Welcome to the Tuesday Teardown series, about looking inside the technology around us.
Over two years ago (gosh, time flies), I reported about a low-cost AC metering device called Cost Control:
It seems to be available from several sources, not just Conrad and ELV, under different brand names. Not sure they are identical on the inside, but the interesting bit is that they transmit on 868 MHz and seem to go down to fairly low power levels as well as all the way up to 16A:
So let’s have a look inside, eh? Here’s the back side of the PCB:
No much to see, other than a thick bare copper wire, which probably acts as the shunt resistor.
The rest appears to be built around 3 main chips, two of which are epoxied in, so I can’t see what they are:
Flipping this thing over, we can see the different sections. I had expected a special purpose AC power measuring chip, but it looks like this thing is built around a quad LM2902 op-amp:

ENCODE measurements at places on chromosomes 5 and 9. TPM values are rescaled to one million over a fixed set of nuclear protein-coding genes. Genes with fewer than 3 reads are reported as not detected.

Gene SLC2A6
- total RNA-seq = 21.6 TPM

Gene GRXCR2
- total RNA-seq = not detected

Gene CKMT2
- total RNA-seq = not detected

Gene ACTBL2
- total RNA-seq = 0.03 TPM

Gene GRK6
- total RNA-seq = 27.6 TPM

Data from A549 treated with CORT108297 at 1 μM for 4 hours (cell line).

Note the discrete diode soldered on the flip side – the topmost solder joint looks pretty bad!
The rest of the analog circuitry and the MPU of some kind running at 4-something MHz is here:
The 24LC02 is a 2 Kbit I2C EEPROM, for the node ID and some calibration constants, I presume.
And here’s the wireless transmitter, running off a 16 MHz crystal:
Being 16 MHz, it’s a bit unlikely that this is a HopeRF RFM12B (or its transmit-only variant), alas. The blob at the center bottom goes to an antenna wire on the other side of the board.
Would love to be able to decode the wireless signal (1 packet every 5s, very nice!). Either that, or find out how they are measuring the power from 1..3600W – the remote actually displays in tenths of a Watt.
PS – See also this forum discussion about decoding.